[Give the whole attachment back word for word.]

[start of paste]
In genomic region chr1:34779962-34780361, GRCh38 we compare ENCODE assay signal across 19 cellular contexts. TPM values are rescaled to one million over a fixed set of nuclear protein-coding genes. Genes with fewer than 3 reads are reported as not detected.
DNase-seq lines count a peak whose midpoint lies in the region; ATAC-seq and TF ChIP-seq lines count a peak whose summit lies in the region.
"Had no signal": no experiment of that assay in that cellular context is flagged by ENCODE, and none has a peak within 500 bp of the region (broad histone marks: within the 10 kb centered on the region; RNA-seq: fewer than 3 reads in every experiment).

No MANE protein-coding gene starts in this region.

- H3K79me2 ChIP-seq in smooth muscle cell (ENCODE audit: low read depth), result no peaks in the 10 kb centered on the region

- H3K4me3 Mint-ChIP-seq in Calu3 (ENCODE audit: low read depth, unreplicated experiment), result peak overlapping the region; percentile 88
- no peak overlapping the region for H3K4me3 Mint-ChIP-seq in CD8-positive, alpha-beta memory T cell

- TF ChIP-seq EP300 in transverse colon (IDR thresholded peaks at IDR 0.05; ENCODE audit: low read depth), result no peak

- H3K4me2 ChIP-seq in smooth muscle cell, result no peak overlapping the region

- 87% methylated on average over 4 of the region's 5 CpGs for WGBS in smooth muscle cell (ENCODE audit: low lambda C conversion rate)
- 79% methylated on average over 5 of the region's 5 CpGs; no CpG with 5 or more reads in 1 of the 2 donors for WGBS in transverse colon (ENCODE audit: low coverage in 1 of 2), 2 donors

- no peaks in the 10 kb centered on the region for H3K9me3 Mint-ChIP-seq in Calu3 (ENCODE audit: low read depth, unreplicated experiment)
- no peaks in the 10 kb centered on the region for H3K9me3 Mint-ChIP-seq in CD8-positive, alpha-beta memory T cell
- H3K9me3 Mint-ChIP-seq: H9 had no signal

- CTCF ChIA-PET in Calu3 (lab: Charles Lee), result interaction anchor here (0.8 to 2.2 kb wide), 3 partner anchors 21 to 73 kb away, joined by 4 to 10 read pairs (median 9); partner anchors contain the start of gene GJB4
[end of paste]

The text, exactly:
In genomic region chr1:34779962-34780361, GRCh38 we compare ENCODE assay signal across 19 cellular contexts. TPM values are rescaled to one million over a fixed set of nuclear protein-coding genes. Genes with fewer than 3 reads are reported as not detected.
DNase-seq lines count a peak whose midpoint lies in the region; ATAC-seq and TF ChIP-seq lines count a peak whose summit lies in the region.
"Had no signal": no experiment of that assay in that cellular context is flagged by ENCODE, and none has a peak within 500 bp of the region (broad histone marks: within the 10 kb centered on the region; RNA-seq: fewer than 3 reads in every experiment).

No MANE protein-coding gene starts in this region.

- H3K79me2 ChIP-seq in smooth muscle cell (ENCODE audit: low read depth), result no peaks in the 10 kb centered on the region

- H3K4me3 Mint-ChIP-seq in Calu3 (ENCODE audit: low read depth, unreplicated experiment), result peak overlapping the region; percentile 88
- no peak overlapping the region for H3K4me3 Mint-ChIP-seq in CD8-positive, alpha-beta memory T cell

- TF ChIP-seq EP300 in transverse colon (IDR thresholded peaks at IDR 0.05; ENCODE audit: low read depth), result no peak

- H3K4me2 ChIP-seq in smooth muscle cell, result no peak overlapping the region

- 87% methylated on average over 4 of the region's 5 CpGs for WGBS in smooth muscle cell (ENCODE audit: low lambda C conversion rate)
- 79% methylated on average over 5 of the region's 5 CpGs; no CpG with 5 or more reads in 1 of the 2 donors for WGBS in transverse colon (ENCODE audit: low coverage in 1 of 2), 2 donors

- no peaks in the 10 kb centered on the region for H3K9me3 Mint-ChIP-seq in Calu3 (ENCODE audit: low read depth, unreplicated experiment)
- no peaks in the 10 kb centered on the region for H3K9me3 Mint-ChIP-seq in CD8-positive, alpha-beta memory T cell
- H3K9me3 Mint-ChIP-seq: H9 had no signal

- CTCF ChIA-PET in Calu3 (lab: Charles Lee), result interaction anchor here (0.8 to 2.2 kb wide), 3 partner anchors 21 to 73 kb away, joined by 4 to 10 read pairs (median 9); partner anchors contain the start of gene GJB4